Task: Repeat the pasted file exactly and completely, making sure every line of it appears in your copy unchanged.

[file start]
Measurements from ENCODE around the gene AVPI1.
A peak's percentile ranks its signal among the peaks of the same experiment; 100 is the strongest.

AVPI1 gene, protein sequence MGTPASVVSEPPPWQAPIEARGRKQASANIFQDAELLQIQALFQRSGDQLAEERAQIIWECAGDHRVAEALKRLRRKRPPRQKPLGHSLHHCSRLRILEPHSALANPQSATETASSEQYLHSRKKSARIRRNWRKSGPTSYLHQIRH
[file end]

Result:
Measurements from ENCODE around the gene AVPI1.
A peak's percentile ranks its signal among the peaks of the same experiment; 100 is the strongest.

AVPI1 gene, protein sequence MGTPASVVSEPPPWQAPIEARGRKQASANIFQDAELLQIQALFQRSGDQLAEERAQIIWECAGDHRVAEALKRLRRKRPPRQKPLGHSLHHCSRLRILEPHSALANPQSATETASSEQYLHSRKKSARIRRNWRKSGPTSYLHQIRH